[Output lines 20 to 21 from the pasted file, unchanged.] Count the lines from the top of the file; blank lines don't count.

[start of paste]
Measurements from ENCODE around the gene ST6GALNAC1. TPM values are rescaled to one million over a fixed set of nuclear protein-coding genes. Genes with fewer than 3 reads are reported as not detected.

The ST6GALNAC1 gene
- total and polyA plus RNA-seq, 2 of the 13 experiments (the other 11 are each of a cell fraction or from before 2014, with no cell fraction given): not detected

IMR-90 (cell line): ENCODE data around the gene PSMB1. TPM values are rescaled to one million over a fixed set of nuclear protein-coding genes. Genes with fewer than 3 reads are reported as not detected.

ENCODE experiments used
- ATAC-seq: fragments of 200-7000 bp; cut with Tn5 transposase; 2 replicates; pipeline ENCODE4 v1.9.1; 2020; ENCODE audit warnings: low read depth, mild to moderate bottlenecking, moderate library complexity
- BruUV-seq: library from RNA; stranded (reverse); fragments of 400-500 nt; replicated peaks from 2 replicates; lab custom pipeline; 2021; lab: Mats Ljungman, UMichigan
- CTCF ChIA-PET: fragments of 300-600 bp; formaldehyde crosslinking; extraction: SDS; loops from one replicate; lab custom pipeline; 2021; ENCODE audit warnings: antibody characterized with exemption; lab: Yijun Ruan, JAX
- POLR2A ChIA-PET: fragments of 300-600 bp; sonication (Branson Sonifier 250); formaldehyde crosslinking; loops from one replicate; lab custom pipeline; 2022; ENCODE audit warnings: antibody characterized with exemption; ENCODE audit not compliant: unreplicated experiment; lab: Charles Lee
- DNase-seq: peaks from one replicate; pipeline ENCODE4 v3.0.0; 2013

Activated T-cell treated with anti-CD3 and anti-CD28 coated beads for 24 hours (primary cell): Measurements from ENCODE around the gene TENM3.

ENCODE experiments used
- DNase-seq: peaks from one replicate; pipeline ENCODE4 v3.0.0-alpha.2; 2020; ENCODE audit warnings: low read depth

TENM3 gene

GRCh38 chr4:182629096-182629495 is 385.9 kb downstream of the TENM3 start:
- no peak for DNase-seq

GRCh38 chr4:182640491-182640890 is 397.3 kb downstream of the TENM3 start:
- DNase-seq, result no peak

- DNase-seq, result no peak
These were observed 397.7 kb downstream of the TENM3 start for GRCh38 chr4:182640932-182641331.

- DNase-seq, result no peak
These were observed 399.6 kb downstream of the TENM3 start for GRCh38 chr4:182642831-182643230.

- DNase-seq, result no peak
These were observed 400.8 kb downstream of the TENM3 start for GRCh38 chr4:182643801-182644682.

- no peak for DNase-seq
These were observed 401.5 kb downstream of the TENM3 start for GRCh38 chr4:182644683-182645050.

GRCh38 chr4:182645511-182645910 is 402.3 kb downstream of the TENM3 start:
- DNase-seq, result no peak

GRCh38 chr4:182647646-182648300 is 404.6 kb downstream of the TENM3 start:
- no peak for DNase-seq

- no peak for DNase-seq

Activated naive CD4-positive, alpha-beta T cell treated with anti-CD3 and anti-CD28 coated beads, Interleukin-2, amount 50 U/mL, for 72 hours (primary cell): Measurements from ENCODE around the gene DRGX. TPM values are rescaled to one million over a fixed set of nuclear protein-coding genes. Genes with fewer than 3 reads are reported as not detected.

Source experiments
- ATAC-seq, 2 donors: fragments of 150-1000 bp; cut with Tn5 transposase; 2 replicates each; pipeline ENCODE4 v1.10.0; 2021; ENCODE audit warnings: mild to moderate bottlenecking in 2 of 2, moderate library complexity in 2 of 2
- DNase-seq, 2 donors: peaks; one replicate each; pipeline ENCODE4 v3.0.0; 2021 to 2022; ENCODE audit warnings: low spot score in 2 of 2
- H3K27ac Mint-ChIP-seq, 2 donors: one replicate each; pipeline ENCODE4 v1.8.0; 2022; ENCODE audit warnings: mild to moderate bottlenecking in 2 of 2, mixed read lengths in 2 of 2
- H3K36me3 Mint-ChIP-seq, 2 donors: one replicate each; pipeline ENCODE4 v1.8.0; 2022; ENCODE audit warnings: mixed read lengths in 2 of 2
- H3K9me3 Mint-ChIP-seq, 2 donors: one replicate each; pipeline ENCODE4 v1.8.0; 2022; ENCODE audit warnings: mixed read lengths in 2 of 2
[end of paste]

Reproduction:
These were observed 397.7 kb downstream of the TENM3 start for GRCh38 chr4:182640932-182641331.

- DNase-seq, result no peak